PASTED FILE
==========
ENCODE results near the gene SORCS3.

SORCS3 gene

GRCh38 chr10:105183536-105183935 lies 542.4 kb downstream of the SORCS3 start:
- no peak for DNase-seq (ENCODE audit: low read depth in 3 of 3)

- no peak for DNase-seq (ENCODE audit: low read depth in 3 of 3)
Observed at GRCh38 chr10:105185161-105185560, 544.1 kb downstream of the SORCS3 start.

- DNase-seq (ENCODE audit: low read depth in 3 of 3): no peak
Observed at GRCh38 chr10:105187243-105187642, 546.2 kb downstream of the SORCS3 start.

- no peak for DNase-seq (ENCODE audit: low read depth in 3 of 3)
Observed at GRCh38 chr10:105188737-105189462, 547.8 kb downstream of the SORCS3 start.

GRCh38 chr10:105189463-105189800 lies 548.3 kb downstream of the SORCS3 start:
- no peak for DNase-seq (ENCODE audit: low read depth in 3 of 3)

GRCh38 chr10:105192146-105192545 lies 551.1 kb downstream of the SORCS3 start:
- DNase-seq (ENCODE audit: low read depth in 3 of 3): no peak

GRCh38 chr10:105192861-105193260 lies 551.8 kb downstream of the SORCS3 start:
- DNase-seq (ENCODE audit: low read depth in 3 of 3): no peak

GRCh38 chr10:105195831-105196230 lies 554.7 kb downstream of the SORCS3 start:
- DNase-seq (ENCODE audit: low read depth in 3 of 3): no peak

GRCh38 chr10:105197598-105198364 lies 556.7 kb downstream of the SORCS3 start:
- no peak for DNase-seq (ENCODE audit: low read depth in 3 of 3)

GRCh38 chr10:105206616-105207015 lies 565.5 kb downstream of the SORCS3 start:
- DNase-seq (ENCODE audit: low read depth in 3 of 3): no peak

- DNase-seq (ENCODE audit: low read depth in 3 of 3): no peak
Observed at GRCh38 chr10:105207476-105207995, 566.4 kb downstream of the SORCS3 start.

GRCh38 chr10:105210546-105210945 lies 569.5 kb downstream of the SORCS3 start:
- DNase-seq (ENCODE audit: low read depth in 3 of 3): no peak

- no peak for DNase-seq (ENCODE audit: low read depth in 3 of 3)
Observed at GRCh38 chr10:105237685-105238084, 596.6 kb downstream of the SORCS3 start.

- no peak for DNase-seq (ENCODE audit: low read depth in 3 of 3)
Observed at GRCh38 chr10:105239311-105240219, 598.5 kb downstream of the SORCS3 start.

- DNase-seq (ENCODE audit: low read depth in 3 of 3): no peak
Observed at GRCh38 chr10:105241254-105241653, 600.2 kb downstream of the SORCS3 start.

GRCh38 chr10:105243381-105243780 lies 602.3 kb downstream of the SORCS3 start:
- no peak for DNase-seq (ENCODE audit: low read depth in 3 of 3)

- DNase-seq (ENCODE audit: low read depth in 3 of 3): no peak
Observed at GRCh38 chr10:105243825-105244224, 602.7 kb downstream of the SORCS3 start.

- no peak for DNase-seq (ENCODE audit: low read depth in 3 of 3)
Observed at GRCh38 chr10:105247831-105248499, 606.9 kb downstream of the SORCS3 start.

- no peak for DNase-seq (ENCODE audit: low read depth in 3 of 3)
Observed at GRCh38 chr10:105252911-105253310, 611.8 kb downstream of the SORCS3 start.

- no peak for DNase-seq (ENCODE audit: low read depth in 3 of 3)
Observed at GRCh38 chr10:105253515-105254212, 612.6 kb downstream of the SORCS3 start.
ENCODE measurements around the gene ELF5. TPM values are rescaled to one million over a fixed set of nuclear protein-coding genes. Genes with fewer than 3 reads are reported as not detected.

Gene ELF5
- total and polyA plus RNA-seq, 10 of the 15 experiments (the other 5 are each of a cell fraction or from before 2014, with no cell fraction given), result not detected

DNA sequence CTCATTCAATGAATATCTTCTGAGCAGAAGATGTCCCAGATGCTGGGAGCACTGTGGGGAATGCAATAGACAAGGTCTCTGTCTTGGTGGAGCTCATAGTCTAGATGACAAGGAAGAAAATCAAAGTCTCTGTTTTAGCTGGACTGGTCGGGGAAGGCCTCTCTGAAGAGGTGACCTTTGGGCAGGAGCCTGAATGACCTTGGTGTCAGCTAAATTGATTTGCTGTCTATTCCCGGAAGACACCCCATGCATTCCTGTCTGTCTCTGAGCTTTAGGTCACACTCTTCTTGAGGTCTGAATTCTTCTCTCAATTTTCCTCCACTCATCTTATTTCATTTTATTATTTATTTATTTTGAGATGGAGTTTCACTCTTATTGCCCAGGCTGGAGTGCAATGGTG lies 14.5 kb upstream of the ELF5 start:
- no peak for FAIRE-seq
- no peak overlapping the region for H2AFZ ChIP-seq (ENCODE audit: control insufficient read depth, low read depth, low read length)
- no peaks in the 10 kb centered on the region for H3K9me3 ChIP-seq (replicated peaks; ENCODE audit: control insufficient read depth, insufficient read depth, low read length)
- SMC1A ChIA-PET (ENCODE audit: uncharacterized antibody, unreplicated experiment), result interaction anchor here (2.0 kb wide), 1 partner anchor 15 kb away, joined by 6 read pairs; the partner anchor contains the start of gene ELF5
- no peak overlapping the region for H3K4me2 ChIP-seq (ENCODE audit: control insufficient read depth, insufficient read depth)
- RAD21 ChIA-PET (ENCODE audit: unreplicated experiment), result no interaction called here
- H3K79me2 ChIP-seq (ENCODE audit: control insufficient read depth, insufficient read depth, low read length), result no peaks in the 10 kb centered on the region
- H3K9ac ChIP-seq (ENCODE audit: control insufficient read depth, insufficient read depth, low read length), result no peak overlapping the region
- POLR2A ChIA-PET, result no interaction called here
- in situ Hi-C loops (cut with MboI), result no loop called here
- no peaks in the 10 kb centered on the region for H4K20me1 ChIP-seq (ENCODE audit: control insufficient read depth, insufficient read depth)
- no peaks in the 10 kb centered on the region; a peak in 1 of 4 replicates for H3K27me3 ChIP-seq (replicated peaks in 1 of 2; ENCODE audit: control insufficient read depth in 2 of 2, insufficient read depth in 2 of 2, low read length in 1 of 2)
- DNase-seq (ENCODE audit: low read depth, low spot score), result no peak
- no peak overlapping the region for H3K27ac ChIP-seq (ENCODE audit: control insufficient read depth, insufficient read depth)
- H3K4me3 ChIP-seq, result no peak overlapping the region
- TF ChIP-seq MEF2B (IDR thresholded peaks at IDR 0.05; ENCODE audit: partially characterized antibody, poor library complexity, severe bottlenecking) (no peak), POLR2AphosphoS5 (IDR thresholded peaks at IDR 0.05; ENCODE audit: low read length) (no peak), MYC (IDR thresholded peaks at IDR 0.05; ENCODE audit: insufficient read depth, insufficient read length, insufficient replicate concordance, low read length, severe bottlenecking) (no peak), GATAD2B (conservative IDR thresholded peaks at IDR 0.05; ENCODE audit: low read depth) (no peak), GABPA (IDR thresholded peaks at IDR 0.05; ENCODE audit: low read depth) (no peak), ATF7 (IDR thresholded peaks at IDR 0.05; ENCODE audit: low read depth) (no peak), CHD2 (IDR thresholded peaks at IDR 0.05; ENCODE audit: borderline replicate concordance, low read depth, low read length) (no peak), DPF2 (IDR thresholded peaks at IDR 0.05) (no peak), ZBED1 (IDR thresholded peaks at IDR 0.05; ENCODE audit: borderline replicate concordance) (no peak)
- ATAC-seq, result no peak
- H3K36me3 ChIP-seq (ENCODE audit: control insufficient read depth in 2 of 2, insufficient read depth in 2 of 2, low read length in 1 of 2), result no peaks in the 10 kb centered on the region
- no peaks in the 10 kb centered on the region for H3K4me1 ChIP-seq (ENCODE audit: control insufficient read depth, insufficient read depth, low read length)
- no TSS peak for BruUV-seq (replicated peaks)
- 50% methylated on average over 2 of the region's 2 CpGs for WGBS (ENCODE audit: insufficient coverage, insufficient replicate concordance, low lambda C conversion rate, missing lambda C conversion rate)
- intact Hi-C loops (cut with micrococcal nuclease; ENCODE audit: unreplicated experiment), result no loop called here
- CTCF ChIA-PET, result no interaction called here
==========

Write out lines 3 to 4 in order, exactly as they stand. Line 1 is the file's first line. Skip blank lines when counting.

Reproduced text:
GRCh38 chr10:105183536-105183935 lies 542.4 kb downstream of the SORCS3 start:
- no peak for DNase-seq (ENCODE audit: low read depth in 3 of 3)